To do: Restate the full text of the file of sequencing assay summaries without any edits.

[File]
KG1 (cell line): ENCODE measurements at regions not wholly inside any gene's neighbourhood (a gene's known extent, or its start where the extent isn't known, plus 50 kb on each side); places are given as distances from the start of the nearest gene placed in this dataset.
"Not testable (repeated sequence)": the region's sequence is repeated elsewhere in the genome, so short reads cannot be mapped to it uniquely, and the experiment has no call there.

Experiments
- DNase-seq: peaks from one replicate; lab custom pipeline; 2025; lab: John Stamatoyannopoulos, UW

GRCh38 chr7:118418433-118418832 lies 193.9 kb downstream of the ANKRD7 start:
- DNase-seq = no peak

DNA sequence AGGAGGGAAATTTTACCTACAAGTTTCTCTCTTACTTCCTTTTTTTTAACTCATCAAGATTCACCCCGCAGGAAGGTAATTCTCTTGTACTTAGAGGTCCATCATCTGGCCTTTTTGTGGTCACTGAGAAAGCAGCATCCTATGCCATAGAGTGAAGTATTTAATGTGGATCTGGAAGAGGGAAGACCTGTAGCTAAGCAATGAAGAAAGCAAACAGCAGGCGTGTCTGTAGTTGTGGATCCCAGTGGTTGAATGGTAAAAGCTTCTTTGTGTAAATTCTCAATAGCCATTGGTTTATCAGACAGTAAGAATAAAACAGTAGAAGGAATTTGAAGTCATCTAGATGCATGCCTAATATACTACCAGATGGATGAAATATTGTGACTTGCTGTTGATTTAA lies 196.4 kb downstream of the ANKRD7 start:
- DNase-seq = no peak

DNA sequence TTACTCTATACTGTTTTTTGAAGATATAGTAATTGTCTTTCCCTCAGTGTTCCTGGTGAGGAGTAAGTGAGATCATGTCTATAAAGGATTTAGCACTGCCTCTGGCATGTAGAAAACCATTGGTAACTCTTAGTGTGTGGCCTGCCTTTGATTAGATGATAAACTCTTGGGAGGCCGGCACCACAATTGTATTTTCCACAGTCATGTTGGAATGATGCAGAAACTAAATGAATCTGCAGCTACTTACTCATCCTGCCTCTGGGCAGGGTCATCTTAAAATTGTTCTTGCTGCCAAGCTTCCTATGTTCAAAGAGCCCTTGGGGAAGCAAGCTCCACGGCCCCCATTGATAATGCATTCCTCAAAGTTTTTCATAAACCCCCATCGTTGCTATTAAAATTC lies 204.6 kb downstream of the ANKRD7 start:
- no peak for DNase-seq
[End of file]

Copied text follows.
KG1 (cell line): ENCODE measurements at regions not wholly inside any gene's neighbourhood (a gene's known extent, or its start where the extent isn't known, plus 50 kb on each side); places are given as distances from the start of the nearest gene placed in this dataset.
"Not testable (repeated sequence)": the region's sequence is repeated elsewhere in the genome, so short reads cannot be mapped to it uniquely, and the experiment has no call there.

Experiments
- DNase-seq: peaks from one replicate; lab custom pipeline; 2025; lab: John Stamatoyannopoulos, UW

GRCh38 chr7:118418433-118418832 lies 193.9 kb downstream of the ANKRD7 start:
- DNase-seq = no peak

DNA sequence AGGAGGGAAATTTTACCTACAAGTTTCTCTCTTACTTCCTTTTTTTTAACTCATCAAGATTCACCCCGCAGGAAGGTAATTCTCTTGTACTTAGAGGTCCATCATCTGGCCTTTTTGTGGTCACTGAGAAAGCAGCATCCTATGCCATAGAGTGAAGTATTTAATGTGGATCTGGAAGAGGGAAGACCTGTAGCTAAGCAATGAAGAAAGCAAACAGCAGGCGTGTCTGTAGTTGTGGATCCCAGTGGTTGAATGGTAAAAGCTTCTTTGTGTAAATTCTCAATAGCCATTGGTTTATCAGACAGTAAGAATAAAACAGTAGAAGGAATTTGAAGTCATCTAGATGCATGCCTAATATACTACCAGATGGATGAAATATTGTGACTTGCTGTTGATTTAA lies 196.4 kb downstream of the ANKRD7 start:
- DNase-seq = no peak

DNA sequence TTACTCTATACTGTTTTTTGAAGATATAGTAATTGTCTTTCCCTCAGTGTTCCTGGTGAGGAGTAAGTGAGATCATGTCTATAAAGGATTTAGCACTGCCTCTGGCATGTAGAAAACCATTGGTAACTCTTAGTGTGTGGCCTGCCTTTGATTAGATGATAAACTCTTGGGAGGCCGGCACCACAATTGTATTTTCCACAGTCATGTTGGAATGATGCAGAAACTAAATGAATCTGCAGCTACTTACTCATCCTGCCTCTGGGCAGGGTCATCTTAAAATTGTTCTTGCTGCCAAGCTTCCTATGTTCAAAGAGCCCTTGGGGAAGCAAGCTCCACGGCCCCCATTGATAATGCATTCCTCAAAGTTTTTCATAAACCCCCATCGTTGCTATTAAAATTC lies 204.6 kb downstream of the ANKRD7 start:
- no peak for DNase-seq